But why should regulatory measures take the form of nudges? The strong inclination to self-regulation indicates that this is an area amenable to behavioural change interventions. Moreover, self-regulation must remain at the heart of the regulatory system, and in this context, only nudge fits. The Second European Driving License Directive (and the forthcoming Third European Directive which will take effect from January 2013) contains provisions for licensing restrictions on older drivers the UK. Yet several European countries have more draconian systems than the UK (including medical screening and compulsory re-testing as well as restricted licenses for older people), and there is no evidence that roads or older drivers are any safer in such countries.
Employed appropriately, several nudges may help older drivers? The emphasis should be on nurturing a sense of personal responsibility. As such, the UK should introduce a system of voluntary restricted licenses. Older people would elect to restrict their driving in various ways, such as only driving at certain times of day, or with corrective lenses, depending on the individual. This system would overcome the ‘loss aversion’ that seems to prevent older people from seeking advice about driving, for fear of losing their license. Self-selecting restrictions would be a way of guaranteeing one’s license for longer. Self-certification of fitness to drive, the nudge at the heart of the current regime, should be extended to all age groups, to encourage a ‘norm’ of managing our driving skills across the lifecourse.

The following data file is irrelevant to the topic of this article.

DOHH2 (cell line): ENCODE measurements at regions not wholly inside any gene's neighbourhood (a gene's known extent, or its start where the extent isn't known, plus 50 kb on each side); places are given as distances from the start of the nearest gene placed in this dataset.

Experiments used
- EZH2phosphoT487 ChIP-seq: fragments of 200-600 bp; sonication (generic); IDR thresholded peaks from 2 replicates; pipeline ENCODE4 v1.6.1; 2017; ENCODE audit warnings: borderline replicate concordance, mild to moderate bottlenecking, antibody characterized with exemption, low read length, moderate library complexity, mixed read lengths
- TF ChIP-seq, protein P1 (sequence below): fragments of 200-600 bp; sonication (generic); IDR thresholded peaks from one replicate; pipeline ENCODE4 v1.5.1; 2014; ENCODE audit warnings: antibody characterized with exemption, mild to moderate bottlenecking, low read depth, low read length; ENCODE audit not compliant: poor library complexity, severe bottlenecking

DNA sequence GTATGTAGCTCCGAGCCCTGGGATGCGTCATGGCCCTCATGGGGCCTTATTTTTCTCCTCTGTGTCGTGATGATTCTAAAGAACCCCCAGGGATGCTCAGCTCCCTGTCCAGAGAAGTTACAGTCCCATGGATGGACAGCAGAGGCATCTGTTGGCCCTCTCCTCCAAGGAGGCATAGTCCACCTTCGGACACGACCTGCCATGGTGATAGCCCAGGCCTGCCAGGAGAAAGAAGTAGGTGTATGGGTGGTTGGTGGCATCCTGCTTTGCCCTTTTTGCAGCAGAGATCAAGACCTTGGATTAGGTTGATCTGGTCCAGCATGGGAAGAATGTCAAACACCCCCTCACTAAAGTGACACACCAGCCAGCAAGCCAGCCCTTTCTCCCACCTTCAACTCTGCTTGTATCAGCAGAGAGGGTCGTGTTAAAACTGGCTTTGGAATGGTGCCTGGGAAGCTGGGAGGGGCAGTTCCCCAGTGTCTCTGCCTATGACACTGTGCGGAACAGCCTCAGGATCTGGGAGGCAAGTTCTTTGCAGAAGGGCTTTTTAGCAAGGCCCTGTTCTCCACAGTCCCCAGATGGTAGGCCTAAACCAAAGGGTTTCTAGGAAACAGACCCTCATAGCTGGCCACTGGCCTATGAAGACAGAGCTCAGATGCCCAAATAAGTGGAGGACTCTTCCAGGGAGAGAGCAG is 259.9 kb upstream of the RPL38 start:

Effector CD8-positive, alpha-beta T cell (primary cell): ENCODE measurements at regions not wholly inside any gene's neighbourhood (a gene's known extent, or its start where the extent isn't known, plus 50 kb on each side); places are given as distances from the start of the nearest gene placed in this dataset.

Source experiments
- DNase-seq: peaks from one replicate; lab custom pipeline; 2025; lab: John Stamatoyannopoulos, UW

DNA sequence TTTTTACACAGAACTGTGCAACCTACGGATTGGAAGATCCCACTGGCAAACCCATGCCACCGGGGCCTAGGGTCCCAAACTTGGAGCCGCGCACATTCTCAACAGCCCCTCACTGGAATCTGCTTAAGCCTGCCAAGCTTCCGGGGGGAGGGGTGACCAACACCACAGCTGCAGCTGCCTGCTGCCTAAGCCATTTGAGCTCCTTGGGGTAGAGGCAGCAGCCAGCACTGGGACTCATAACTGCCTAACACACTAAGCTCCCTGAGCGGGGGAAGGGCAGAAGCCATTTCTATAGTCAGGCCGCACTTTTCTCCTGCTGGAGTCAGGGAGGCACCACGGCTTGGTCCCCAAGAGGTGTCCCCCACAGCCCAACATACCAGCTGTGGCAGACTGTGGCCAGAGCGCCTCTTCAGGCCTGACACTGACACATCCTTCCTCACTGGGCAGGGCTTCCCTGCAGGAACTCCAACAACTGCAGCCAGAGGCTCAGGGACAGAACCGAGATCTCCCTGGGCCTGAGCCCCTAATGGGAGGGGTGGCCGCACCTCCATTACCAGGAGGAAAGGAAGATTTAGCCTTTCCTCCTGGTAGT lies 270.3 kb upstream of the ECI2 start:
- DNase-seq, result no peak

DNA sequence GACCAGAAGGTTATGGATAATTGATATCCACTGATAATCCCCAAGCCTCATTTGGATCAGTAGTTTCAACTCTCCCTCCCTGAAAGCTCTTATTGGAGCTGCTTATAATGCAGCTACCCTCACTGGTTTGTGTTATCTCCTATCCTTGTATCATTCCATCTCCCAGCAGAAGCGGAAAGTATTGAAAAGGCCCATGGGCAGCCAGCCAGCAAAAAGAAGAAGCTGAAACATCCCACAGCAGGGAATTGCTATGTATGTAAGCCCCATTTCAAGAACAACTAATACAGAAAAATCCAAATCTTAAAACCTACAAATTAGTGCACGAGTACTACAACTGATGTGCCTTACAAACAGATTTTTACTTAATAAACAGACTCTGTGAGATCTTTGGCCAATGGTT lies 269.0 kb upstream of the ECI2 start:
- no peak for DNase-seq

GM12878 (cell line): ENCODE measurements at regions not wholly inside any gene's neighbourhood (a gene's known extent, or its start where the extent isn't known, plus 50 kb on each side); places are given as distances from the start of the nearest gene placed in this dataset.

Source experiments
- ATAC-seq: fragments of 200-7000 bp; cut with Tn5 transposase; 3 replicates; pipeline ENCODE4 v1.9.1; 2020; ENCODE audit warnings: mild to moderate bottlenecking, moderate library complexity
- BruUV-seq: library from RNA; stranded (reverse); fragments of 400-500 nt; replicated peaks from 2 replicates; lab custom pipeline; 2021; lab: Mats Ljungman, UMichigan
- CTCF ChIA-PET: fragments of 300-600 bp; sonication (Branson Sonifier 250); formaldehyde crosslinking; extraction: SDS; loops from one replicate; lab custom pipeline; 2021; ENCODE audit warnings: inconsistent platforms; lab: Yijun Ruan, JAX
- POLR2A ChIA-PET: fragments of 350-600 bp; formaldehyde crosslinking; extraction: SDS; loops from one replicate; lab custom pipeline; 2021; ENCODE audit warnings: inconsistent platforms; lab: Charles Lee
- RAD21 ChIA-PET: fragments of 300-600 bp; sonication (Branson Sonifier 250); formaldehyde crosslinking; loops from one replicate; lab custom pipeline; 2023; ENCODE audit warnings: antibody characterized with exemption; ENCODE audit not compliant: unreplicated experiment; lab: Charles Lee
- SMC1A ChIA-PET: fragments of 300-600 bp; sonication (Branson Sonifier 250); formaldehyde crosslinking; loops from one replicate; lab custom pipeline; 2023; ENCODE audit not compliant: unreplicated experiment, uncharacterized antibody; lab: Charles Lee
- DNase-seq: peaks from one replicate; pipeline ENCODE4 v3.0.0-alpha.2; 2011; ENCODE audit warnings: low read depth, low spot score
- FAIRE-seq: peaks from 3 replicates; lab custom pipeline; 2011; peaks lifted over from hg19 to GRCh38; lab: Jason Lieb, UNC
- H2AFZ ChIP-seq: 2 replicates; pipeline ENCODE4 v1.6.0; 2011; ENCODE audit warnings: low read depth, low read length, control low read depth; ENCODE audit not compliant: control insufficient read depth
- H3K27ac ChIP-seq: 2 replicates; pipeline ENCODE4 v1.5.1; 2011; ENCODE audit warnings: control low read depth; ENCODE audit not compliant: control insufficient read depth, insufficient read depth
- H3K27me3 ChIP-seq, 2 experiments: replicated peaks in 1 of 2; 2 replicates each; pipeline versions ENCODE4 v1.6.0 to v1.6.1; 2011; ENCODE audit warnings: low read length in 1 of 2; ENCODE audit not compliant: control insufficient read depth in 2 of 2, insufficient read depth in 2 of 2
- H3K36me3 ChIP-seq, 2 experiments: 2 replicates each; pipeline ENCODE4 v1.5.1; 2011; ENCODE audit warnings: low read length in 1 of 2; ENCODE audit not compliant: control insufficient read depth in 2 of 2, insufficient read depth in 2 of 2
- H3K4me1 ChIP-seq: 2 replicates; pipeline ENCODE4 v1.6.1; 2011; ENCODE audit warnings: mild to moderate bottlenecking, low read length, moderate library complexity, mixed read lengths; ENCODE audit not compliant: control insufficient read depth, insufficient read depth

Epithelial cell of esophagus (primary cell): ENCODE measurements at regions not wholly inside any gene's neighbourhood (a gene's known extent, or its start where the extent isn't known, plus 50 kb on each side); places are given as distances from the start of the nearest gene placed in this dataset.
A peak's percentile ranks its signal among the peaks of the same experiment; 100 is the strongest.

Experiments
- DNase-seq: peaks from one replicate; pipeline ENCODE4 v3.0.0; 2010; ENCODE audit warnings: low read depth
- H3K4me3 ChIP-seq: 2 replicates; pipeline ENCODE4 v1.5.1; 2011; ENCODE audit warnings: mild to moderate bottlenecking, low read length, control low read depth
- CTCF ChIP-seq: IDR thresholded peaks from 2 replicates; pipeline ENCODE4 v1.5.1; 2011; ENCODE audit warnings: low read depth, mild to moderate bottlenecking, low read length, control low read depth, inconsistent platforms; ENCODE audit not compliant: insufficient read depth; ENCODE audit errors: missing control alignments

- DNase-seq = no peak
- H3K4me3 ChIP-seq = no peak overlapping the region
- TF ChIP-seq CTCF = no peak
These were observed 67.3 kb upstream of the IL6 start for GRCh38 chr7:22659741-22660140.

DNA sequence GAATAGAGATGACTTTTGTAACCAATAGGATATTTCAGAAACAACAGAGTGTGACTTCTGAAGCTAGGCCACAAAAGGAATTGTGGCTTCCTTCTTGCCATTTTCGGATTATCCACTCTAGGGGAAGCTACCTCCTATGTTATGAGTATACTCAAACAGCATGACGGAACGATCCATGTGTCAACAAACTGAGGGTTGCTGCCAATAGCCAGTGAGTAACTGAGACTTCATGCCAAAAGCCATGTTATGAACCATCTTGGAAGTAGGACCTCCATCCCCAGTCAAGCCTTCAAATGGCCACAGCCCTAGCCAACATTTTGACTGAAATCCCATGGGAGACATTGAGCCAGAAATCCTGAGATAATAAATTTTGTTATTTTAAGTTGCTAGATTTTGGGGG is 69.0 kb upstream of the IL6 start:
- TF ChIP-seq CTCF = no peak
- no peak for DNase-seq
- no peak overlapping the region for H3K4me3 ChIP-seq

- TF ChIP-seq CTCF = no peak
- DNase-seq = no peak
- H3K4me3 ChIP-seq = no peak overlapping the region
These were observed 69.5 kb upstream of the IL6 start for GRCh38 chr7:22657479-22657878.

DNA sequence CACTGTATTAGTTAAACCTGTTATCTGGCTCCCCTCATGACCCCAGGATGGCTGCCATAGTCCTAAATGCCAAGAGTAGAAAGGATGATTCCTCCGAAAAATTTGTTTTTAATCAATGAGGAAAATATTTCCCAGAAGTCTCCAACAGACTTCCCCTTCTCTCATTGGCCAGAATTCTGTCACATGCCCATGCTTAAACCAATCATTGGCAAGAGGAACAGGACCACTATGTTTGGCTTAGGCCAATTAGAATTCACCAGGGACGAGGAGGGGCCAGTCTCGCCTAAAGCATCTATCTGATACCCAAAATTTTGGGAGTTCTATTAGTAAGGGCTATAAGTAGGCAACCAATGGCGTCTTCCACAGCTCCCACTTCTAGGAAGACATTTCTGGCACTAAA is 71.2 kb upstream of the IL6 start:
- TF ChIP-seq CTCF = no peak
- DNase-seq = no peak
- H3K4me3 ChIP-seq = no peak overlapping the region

In terms of advice, there is a need to consider which messengers are best placed to provide advice, that is, where relationships of trust exist. For older drivers, this means families, and GPs. As companies like Starbucks, making increasing use of social media to engage with their customers, are starting to realise (it is a truism that most nudges originate in advertising), relationships can be nudges. Research shows that GPs are reluctant to advise patients on driving, but are often involved by default in their patients’ decisions on driving in later life. Clearly there needs to be more advice and training for GPs playing this crucial role. Older people should also be asked to self-certify that they have sought the advice of a medical professional when renewing their license. Families also need additional support and advice, so they can help older relatives to self-regulate, rather than simply intervening when self-regulation seems to fail. There is evidence that distributing self-assessment kits to older people helps them to initiate difficult conversations with family.
Perhaps the most important nudges available to policy-makers are financial incentives. They may have a role here too, especially operating alongside a system of voluntary restrictions. If older drivers can demonstrate self-regulation, should they be rewarded by lower vehicle taxes? In addition, it surely makes business sense for insurance companies to lower their premiums for such drivers, as the self-regulating driver is likely be safer. A pay-as-you-go system would reward drivers who drive less, and at safer times of day, thereby minimising the likelihood of insurance claims.
To learn more, please download the full report by Craig Berry, ‘
Can Older Drivers Be Nudged? How the Public and Private Sectors Can Influence Older Drivers’ Self-Regulation.
A version of this article originally appeared on the LSE British Politics and Policy blog.